Fine

Tuesday, October 19, 2010

I meant to write this post during Invisible Illness week... But for a disease that's "invisible", it sure does demand a lot of time and attention.

No matter. Here we are. And it's still as true as it was back then.

How many times since diagnosis has someone approached you to tell you a story about { enter name here } who has diabetes?

It seems like EVERYONE knows someone. It's someone in their child's class. A boy on the soccer team A girl at church. A friend of a friend. Their cousin. Their Grandma.

And the story usually ends with "and he/she is doing JUST FINE!"

First, let me say that it is so nice of people to want to make that connection with you. It's so nice that people care enough to tell you their story. They just want to help. They don't know what to say. I get that.

And I smile and nod and say, "That's great!".

And I mean it.

But I can't help but think....

Fine.

I want to scream, "Do you know what it takes to look to the outside world like you're "doing just fine"?"

It's endless counting or every carbohydrate that is consumed - or is being considered for consumption.  And sometimes counting a meal multiple times because the numbers all run together after a while.
It's test strips.  LOTS of test strips.  

It's blood stains on pillows and sheets.

It's juice boxes and candy hidden all over the house and the car.
It's knowing how to use a syringe.

It's knowing how to argue with the pharmacy.  Or the insurance company.  Or the school.  Or the ignorant person you encounter.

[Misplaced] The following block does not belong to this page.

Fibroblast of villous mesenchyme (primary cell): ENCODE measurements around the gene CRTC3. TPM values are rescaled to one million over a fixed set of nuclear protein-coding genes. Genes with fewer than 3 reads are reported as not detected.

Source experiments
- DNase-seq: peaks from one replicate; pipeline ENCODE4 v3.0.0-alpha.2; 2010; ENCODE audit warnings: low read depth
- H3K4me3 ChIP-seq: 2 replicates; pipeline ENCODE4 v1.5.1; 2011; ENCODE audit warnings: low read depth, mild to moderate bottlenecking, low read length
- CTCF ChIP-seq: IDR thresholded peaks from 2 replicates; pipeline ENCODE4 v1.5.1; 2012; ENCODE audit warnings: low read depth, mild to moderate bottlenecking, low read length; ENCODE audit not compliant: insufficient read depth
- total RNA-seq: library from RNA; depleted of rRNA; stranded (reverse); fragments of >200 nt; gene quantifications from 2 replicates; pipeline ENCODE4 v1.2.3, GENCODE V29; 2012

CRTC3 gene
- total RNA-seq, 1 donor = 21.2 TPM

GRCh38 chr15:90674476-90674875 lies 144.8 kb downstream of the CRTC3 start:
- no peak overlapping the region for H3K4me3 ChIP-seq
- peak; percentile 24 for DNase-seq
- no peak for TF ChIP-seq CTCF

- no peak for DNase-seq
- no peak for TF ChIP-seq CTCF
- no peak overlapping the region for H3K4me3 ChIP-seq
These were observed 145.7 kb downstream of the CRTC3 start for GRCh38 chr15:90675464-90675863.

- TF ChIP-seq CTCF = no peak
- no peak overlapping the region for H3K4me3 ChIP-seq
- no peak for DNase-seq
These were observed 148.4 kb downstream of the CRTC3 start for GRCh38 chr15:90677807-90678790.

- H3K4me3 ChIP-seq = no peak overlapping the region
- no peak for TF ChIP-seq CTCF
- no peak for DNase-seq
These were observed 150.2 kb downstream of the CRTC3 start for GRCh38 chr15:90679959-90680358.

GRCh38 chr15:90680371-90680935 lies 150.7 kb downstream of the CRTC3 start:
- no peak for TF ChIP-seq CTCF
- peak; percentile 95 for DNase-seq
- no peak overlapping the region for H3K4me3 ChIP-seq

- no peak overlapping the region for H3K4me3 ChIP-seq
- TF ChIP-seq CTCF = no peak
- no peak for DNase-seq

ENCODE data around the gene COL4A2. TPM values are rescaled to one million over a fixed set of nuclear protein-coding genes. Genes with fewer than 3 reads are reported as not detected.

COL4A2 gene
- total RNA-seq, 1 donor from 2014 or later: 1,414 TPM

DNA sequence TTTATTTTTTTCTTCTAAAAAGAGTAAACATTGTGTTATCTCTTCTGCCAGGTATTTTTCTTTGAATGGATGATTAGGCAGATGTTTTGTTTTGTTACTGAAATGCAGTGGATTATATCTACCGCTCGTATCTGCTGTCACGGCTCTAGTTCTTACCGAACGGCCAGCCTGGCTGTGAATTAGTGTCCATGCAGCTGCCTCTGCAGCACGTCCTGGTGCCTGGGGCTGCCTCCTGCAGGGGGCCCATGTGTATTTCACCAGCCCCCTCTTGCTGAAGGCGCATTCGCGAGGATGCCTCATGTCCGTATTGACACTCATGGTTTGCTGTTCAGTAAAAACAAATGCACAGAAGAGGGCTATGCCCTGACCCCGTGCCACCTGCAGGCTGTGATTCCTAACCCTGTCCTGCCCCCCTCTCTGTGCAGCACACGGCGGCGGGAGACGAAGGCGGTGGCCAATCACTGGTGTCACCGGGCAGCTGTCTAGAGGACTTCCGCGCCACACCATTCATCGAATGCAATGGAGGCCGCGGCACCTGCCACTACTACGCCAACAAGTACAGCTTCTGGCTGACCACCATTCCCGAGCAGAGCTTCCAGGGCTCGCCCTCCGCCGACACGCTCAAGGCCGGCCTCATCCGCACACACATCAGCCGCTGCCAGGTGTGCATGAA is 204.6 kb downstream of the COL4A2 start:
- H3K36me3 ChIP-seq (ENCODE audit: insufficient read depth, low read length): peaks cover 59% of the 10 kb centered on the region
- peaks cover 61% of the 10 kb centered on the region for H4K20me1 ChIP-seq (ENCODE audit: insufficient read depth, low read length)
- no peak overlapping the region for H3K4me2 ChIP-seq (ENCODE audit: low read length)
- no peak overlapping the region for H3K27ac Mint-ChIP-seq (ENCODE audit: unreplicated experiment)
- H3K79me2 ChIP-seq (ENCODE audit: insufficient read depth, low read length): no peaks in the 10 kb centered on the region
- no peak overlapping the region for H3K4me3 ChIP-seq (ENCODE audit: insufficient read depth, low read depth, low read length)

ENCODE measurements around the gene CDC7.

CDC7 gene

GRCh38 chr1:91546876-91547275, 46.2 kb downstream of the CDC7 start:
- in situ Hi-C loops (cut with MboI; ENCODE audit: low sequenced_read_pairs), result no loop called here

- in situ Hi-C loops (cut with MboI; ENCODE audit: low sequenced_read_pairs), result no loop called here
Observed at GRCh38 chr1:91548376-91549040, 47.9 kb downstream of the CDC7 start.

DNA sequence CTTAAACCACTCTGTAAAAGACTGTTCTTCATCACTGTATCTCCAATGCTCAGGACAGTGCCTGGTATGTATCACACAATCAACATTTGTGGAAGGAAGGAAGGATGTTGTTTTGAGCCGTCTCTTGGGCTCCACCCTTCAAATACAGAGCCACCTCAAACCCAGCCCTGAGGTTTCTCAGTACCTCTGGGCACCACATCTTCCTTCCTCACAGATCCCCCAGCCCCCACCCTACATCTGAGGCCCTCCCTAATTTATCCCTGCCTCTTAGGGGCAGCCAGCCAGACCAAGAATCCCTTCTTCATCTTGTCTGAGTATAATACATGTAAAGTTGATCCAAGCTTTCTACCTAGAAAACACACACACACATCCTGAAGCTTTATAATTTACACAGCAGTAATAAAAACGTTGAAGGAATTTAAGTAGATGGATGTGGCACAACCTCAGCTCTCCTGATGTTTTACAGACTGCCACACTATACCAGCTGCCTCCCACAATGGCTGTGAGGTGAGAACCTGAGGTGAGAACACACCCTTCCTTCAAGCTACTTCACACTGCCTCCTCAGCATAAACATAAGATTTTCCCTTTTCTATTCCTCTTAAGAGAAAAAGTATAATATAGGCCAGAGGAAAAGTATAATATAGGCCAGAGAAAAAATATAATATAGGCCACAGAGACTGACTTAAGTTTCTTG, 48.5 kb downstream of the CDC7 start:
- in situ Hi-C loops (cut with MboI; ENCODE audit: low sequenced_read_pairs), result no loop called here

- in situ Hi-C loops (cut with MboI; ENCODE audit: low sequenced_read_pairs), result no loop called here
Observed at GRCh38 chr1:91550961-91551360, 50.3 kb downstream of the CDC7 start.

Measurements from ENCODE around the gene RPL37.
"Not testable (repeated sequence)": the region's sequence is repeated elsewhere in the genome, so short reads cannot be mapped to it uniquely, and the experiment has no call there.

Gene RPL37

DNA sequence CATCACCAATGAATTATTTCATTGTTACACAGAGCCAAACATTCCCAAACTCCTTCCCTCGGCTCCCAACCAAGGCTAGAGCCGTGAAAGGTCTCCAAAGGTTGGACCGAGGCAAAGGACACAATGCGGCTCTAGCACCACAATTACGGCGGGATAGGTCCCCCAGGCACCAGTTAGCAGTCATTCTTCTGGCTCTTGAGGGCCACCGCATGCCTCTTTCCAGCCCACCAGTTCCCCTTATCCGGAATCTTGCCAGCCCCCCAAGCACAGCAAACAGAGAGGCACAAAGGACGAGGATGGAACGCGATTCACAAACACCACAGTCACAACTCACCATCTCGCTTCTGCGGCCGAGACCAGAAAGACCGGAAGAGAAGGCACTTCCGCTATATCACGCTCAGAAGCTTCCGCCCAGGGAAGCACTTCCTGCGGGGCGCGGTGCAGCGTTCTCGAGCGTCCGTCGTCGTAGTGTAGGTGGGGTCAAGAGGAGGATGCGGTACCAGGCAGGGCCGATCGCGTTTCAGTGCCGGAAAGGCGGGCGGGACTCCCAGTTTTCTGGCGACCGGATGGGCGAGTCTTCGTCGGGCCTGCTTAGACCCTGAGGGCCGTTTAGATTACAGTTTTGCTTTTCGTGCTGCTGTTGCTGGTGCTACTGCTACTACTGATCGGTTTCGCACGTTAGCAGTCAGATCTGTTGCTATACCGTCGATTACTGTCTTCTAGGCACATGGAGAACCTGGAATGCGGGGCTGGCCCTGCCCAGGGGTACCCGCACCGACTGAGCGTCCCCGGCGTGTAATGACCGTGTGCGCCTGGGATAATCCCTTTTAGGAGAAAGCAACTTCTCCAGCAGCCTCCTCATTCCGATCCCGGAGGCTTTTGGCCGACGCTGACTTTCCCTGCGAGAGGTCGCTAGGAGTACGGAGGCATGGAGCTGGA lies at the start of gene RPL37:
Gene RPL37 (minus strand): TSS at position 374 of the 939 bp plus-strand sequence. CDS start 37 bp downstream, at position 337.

It's sleepless nights.  Lots of sleepless nights.

It's worry.

It's fear.

It's logging numbers.

It's looking for patterns in crazy numbers.

It's taking a gamble with an insulin dose.  Which is really taking a gamble with your child's health. 

It's saying no when you really wish you could say yes.  To the treat.  To playing with friends.  To the sleepover.

It's tagging along because no one else knows how to care for diabetes.

It's writing health plans.  

It's giving special instructions.

It's being different.

It's knowing your way around the hospital.

It's getting good at injecting your child or inserting needles into his or her skin.

It's getting used to the sight of blood.

It's all this and so much more...

The outside world doesn't know what it takes to look "fine".  

It's so frustrating.  I WANT people to know all that we do.  All that we HAVE to do to keep our kids alive.


Not because I think we deserve special treatment or a medal or something.


But because I'm sick and tired of people hearing "diabetes" and thinking "no big deal".


Thinking that she'll grow out of it.


Thinking that she ate too much sugar.


Thinking that it's easily controlled.


Thinking that it's NOT a life threatening disease.


I want them to know the truth.

I had a conversation the other day with colleague.  I was in the office faxing Sweetpea's latest numbers to the hospital.  We'd been battling highs and lows due to illness for days and we were getting no where with the changes that we'd made.  I needed back up!  I'd been up too many times the night before.  I was tired.  It was Friday.  The end of a long, long week.  I'd already corrected a blood sugar.  Gave insulin.  Recorded the wonky numbers.  I had things to do.  Lots to get done and accomplished.  But there I was, faxing.  And the fax wouldn't work.  So I had to stand there longer to try it again.  And every minute counts at school.  Every minute.  I don't like wasting them.  

I sighed.  Mostly to myself.  Just tired.  Tired physically.  Tired emotionally.  And I said, again mostly to myself, "taking care of my child is a full time job".


And my co-worker said, "You make it look easy.  No one would know all that you do."


And she's right.


No one knows.  All that we do is largely invisible.


And while I wish people understood what Type 1 truly is....


Isn't that what we're going for?


Don't we want our kids to be like everyone else?